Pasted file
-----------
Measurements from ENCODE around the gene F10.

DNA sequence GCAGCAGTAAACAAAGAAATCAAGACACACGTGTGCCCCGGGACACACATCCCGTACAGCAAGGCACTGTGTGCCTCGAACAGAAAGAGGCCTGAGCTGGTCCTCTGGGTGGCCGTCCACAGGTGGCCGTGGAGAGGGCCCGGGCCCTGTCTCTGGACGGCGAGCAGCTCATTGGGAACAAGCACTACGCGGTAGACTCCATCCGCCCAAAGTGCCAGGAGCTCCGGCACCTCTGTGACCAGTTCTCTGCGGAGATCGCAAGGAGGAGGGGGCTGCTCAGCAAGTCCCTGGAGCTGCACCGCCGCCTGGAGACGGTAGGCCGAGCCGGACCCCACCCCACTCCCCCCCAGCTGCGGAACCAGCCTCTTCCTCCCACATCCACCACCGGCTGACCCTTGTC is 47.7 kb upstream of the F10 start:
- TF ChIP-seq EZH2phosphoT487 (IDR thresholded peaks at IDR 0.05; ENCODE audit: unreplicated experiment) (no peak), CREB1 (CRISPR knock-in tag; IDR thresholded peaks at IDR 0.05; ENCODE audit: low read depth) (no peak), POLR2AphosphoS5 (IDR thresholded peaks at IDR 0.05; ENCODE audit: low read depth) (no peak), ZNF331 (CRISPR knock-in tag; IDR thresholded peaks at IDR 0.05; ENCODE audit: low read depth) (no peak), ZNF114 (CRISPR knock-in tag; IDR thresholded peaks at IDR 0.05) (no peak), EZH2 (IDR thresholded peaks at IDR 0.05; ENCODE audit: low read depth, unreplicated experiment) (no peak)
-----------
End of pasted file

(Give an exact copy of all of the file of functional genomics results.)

Measurements from ENCODE around the gene F10.

DNA sequence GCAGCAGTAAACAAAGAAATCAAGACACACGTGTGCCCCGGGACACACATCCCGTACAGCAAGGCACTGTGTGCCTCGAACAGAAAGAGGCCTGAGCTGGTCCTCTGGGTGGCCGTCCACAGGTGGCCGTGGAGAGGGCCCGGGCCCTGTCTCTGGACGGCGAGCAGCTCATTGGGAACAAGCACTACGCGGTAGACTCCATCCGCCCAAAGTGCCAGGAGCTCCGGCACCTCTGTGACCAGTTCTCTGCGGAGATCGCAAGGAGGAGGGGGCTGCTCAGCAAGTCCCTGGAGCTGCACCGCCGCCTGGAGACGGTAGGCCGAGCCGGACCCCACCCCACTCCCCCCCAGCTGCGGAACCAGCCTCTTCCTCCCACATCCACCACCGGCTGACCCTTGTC is 47.7 kb upstream of the F10 start:
- TF ChIP-seq EZH2phosphoT487 (IDR thresholded peaks at IDR 0.05; ENCODE audit: unreplicated experiment) (no peak), CREB1 (CRISPR knock-in tag; IDR thresholded peaks at IDR 0.05; ENCODE audit: low read depth) (no peak), POLR2AphosphoS5 (IDR thresholded peaks at IDR 0.05; ENCODE audit: low read depth) (no peak), ZNF331 (CRISPR knock-in tag; IDR thresholded peaks at IDR 0.05; ENCODE audit: low read depth) (no peak), ZNF114 (CRISPR knock-in tag; IDR thresholded peaks at IDR 0.05) (no peak), EZH2 (IDR thresholded peaks at IDR 0.05; ENCODE audit: low read depth, unreplicated experiment) (no peak)